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New lows on Twitter: #NaziBucketChallenge versus Trump’s Hillary-gets-whacked-by-a-golf-ball retweet

Tasteless social media battles are now the rule, not the exception. Sigh.

President Donald Trump in a white shirt, khakis and a red hat, standing alone on a golf green
When they aim low ... we all aim low.
Ian MacNicol / Getty

Another weekend, another outbreak of utter tastelessness on Twitter.

This week: The latest hashtag meme #NaziBucketChallenge versus the reliably juvenile retweeting stylings of President Donald Trump.

For those with real lives, #NaziBucketChallenge focused on the fight between Trump and ESPN reporter Jemele Hill. She called the president a “white supremacist” on Twitter and added that he “surrounds himself with other white supremacists.” That caused the White House to blow a gasket and call for an apology for what it deemed a “fireable offense.” Trump also tweeted that the Disney-owned sports network — which disavowed her remarks — should fire her.

Thus, #NaziBucketChallenge, with Twitter users basically introing themselves and then also calling Trump a white supremacist. While I get the ire and need to speak out, it is taking a decidedly uncomfortable ride on the tweet-tails of the laudable Ice Bucket Challenge of a few years ago, which called attention to Lou Gehrig's disease via the videoing of a delivery of a bucket of ice self-spilled on the heads of people and then posted on social media.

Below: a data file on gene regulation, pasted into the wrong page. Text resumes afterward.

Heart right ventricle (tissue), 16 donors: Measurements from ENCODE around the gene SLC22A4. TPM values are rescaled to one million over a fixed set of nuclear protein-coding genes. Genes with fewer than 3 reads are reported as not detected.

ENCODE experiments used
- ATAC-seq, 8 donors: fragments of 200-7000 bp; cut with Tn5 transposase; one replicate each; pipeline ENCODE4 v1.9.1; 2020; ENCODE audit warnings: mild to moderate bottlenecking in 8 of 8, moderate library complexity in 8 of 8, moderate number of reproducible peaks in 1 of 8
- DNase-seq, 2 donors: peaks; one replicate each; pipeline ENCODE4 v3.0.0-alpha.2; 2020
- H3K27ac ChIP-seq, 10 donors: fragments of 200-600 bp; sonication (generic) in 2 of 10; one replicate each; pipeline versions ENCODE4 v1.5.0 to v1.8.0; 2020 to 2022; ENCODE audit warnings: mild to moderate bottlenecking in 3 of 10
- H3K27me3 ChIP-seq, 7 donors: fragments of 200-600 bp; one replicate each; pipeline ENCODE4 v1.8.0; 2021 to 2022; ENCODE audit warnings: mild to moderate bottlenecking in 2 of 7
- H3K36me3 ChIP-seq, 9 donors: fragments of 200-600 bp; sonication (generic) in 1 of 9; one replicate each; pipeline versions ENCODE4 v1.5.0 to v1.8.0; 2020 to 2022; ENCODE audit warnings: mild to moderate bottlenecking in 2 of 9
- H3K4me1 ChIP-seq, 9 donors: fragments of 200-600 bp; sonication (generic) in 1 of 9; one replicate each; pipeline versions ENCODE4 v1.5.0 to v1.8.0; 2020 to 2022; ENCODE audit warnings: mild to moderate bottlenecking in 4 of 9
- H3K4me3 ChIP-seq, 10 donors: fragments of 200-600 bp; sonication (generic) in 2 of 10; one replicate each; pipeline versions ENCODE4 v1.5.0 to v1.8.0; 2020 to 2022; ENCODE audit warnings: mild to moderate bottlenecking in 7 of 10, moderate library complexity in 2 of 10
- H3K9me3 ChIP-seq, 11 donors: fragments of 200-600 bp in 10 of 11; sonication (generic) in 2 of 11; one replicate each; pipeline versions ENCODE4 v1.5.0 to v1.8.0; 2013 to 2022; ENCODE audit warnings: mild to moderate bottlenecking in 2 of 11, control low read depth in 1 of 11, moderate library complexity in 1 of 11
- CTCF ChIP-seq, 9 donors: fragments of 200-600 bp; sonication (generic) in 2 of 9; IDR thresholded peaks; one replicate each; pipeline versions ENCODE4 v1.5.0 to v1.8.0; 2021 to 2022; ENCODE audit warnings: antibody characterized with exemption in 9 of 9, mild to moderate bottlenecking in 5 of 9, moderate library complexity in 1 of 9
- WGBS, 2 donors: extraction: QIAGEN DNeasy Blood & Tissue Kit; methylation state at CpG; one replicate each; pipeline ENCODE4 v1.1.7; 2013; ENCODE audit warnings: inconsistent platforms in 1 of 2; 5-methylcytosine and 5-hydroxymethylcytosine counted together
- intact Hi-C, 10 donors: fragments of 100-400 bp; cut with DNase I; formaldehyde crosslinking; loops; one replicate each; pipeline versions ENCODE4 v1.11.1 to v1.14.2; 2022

Now, the disease is racism.

For example:

And:

And:

And, of course, the inevitable backlash to the backlash:

Yes, it went on and on like that. Until ...

Trump, as if on cue, decided to take back the tasteless crown by retweeting a tweet that showed a GIF of him hitting a golf ball that then made it look like he took down Hillary Clinton, his foe for president in the 2016 election.

Voila:

Funny, right, to hit the ladies, especially that lady? Not so much on any planet except the one Trump lives on with his base. Of course, he has already done this many times before, usually aiming at CNN with his own wrestling prowess or with a speeding train.

As I said, we certainly are (not) a classy country.


This article originally appeared on Recode.net.